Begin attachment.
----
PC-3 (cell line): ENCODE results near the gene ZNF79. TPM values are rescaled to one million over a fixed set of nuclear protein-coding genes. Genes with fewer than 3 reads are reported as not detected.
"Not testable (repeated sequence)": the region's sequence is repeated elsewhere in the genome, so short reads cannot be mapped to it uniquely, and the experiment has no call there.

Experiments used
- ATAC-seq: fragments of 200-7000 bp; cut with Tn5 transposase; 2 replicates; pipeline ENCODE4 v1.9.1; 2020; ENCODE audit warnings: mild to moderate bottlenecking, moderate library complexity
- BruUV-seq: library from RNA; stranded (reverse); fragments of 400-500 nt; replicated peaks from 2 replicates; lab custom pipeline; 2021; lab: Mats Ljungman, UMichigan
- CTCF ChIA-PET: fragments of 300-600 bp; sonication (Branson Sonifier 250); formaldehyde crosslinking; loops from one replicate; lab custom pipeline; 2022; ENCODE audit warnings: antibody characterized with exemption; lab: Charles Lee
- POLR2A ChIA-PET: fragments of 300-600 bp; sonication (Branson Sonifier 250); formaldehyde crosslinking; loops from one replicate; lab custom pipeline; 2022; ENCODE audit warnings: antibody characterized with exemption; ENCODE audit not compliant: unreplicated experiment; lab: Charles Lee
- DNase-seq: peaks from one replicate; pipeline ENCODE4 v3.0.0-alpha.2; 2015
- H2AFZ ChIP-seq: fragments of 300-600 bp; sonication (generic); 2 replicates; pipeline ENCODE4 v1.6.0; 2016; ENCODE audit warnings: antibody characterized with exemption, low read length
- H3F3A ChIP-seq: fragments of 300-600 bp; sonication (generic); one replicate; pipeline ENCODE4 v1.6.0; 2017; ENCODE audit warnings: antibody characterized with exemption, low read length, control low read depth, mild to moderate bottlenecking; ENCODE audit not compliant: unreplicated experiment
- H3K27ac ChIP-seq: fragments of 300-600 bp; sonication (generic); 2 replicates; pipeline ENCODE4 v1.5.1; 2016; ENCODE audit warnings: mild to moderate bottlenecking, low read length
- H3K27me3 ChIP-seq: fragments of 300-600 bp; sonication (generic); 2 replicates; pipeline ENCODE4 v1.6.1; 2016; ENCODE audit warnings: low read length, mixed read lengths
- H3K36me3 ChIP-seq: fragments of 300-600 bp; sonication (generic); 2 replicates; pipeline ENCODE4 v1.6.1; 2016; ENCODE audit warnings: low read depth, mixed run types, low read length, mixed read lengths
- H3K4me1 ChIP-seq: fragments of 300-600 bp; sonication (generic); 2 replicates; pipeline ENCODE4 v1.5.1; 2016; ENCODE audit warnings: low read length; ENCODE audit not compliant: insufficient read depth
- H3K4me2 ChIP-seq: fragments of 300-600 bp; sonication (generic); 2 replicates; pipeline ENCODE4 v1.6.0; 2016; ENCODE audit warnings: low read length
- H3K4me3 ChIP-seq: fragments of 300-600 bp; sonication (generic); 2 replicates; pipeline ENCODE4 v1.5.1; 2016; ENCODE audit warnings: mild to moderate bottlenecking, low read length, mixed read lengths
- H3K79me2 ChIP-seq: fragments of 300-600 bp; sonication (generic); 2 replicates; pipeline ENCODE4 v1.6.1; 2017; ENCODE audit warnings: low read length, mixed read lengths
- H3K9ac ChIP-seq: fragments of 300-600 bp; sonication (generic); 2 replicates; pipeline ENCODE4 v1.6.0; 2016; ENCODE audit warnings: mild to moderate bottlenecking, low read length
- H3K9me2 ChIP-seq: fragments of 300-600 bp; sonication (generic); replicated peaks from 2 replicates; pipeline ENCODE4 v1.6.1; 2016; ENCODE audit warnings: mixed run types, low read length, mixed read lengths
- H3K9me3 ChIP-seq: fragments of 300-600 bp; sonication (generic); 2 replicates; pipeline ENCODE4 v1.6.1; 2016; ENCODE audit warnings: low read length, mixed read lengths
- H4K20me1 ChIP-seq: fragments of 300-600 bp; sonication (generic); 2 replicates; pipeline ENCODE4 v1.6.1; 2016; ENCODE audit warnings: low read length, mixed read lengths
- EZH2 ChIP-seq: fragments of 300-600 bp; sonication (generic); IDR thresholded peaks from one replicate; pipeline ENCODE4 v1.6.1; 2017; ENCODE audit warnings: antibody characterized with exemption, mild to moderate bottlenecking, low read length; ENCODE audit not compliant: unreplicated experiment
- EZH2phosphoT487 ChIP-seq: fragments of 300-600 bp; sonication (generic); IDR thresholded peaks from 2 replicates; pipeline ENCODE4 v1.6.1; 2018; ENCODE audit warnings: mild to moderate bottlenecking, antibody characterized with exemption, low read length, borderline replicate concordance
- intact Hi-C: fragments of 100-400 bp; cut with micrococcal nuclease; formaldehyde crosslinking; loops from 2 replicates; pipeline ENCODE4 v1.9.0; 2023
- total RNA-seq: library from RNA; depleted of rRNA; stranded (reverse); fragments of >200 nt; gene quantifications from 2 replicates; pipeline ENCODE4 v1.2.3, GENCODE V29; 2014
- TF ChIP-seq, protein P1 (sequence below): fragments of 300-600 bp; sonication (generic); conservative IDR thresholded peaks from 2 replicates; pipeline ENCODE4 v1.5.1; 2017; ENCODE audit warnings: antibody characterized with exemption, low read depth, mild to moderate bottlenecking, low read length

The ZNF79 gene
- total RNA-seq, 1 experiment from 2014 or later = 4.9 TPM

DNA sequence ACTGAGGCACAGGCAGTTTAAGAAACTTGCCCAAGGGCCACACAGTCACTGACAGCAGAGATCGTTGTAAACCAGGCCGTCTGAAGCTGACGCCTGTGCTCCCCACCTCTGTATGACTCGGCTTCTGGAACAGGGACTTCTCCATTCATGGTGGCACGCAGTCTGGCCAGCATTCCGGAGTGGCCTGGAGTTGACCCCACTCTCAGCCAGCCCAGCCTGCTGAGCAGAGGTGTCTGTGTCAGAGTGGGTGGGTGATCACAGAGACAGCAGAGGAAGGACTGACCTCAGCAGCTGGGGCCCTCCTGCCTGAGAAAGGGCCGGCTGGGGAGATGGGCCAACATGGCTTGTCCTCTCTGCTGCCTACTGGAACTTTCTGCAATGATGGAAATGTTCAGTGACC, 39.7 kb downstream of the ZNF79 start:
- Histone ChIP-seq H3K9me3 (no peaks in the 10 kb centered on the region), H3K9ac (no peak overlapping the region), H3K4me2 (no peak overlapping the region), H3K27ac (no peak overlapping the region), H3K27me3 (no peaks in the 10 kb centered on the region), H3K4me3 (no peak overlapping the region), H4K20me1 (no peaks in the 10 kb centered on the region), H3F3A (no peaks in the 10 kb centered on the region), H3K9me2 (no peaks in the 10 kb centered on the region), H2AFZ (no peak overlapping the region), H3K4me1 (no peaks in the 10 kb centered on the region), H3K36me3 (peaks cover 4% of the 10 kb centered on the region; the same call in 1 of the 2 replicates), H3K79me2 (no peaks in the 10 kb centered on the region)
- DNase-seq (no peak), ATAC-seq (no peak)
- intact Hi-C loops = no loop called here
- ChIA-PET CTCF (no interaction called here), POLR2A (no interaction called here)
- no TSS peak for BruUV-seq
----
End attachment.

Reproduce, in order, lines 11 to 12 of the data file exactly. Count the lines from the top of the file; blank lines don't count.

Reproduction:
- H3K27ac ChIP-seq: fragments of 300-600 bp; sonication (generic); 2 replicates; pipeline ENCODE4 v1.5.1; 2016; ENCODE audit warnings: mild to moderate bottlenecking, low read length
- H3K27me3 ChIP-seq: fragments of 300-600 bp; sonication (generic); 2 replicates; pipeline ENCODE4 v1.6.1; 2016; ENCODE audit warnings: low read length, mixed read lengths